Financial Tune Up

No Gravatar

Financial Tune Up

After Jeff’s ‘quick and dirty‘ post became an intriguing set of discussions around his business / investing aspirations, I hope that you are finding these exercises worthwhile following along with?

Even better, if you find an issue raised – or financial situation disclosed – that has some parallel with your life, you should feel free to weigh in with a comment, opinion and/or question … the more the merrier!

Josh is also master of brevity, but it appears that he has made a major – and, uncomfortable – change to his ‘retirement savings’ strategy: basically eliminating it entirely, in favor of a more direct / hands-on investing/saving strategy. Is he wise to forgo the tax advantages and potential employer match?


The latest improvements made to increase my net worth faster (while maintaining the ability to access the capital before I’m 59) is to drop the 401(k) bi-weekly contribution to 0% while adding the after tax cash to my bi-weekly saving and investing/trading. It has been difficult to accept this route because I know I will be forfeiting the free employer contribution, but it’s clearly best since I plan to withdraw the funds within 7 years.  I will continue to actively trade the SDRA account, from the research I’ve done, it seems once I leave my current job, I can withdraw the vested funds with 40% going to taxes and  penalties…at least I get the bigger piece of the pie.

The current exercise of recording all monetary expenditures for the month of April has been enlightening. I clearly need to spend less money and will continue to work toward minimizing unnecessary purchases.

It is also clear I need to increase my income as soon as possible. Over the next 3 years (approximately) I’ll be studying and taking tests’ to earn membership within the CFA Institute. I hope within the next year to land a position in finance, leading to an analytical position and finally portfolio management. Or maybe I’ll just open my own private equity group, we’ll see what happens.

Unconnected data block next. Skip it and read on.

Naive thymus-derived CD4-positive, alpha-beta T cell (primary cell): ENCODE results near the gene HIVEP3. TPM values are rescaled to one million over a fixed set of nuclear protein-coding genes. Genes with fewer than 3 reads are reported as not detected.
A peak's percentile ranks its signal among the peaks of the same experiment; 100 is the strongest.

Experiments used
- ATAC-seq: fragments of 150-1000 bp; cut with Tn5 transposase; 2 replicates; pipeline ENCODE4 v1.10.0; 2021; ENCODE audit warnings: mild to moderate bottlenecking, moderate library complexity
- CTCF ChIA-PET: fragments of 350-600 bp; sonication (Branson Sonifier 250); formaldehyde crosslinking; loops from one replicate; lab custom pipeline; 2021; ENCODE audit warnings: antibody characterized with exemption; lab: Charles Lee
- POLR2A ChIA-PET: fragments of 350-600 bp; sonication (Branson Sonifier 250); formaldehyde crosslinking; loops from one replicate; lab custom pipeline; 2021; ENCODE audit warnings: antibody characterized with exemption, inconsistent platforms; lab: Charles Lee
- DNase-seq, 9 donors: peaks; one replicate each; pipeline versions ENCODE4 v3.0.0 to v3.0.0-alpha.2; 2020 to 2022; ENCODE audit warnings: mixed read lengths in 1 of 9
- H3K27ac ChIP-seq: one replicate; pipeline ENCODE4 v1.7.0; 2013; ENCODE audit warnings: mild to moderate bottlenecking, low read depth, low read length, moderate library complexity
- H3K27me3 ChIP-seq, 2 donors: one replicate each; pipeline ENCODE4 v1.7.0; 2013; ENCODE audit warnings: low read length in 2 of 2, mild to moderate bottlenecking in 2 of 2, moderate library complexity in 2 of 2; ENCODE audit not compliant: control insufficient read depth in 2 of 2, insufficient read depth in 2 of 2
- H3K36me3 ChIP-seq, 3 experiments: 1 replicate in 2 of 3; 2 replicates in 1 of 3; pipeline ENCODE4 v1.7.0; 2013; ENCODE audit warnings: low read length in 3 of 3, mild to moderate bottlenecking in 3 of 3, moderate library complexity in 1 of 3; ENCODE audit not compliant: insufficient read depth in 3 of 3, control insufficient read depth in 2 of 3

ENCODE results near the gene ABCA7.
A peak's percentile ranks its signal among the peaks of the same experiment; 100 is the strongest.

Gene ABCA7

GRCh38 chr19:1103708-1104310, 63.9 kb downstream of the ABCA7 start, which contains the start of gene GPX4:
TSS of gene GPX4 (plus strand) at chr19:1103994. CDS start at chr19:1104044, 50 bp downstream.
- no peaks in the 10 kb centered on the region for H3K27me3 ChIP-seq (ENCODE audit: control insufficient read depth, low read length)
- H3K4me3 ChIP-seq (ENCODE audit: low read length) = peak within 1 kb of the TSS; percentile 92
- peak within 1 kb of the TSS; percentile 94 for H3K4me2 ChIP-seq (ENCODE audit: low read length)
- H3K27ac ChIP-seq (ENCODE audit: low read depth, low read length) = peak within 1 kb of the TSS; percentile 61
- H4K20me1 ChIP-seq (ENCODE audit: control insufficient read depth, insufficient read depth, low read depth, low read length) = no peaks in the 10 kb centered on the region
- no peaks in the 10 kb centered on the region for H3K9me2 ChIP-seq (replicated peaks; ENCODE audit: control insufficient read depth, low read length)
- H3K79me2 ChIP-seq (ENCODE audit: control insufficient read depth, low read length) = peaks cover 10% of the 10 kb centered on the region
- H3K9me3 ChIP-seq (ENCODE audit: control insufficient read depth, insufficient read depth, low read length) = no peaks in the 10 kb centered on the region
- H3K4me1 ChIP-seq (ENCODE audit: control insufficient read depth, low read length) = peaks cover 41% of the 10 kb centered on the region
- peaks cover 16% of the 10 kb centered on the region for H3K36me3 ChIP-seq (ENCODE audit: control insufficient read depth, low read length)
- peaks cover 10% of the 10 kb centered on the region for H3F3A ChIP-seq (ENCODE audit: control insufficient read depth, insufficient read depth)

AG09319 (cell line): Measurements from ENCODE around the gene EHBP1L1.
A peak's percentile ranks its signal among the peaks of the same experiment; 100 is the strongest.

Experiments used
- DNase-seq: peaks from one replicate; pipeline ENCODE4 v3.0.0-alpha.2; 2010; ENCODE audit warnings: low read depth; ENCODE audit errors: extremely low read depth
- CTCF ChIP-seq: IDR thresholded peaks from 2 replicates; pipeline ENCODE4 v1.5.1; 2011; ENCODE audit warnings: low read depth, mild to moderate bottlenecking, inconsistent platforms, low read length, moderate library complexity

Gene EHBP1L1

Be Sociable, Share!

Information and Links

Join the fray by commenting, tracking what others have to say, or linking to it from your blog.

Other Posts

Write a Comment

Take a moment to comment and tell us what you think. Some basic HTML is allowed for formatting.

You must be logged in to post a comment. Click here to login.

Reader Comments

To discontinue the regular 401(k) contribution which would include the employers contribution seems like giving up a sure thing? Wouldn’t it be better to leav that alone and let it serve as a foundation to bujild on? I guess I say this only because I wouldn’t be willing to give up the sure thing.
But that’s just me, JOSH if your have the courage and faith to do it, so for it.

Josh, why do you need to stop the 401k if you have 7 years left before you withdraw it? Does your company require the funds to be there longer? My old company gave us 100% vesting immediately, but I know others take longer – usually 1 year in my industry – but that is only the amount of time one must work there before they are 100% vested and can withdraw it all. Your company seems to have another plan. Can you explain it to us?

Your plan on getting a promotion/raise is a good one for increasing your earnings. I think getting your CFA is a good thing. Good luck!!

Lee and Diane,
I’ll break the 401(k)down into the good and the bad, first the good.
I receive a 50% match up to 8% of my salary, this is a free $1900 per year. 1,900 X 7 = 13,300 over 7 years.
so thats a free 13,300 over 7 years. (this is negligible when compared to My Number).

The bad.
I cannot short the market with these funds.
I cannot leverage these funds (margin account)
When I finally withdraw the funds at the age of 31, I will immediately loss 40%, which includes 30% tax and a 10% penalty. I’m expecting the 10% penalty to exceed the $13,300 employer contribution alone, so every dollar I continue to contribute is destined for penalties.

With the extra capital I receive in my paycheck, I can invest it by shorting the market, leverage when appropriate, or even use it to start a business.
The greater the ROE, the more sense it makes.

@ Josh – The only issue that you need to cover – IMHO – is a ‘safety net’; right now, it seems – at least on the surface – that you are flying without one, which is fine if you are pretty sure of your plans (after all, who would pay to see a guy walking the tightrope with a net underneath?).

But, what happens if you do ‘fall’? I seem to recall you being the one that didn’t want to implement any plan that potentially left you broke?

Adrian, I think you might have me confused with another MIT, but I could be wrong. I have no problem risking it all on a plan I have confidence in.
If I “fall” then I simply get up and try again.

I like to say there are two kinds of people in this world, the kind that do what they can, and the kind that do whatever it takes. I’m prepared to do whatever it takes.

@ Josh – I may very well be wrong; it’s only a vague memory, but the principle is the same: if you’re prepared to “go for broke” then I have no problem with your strategy … of course we (actually, you) are putting a lot of faith in your trading system where most others have gone broke trying …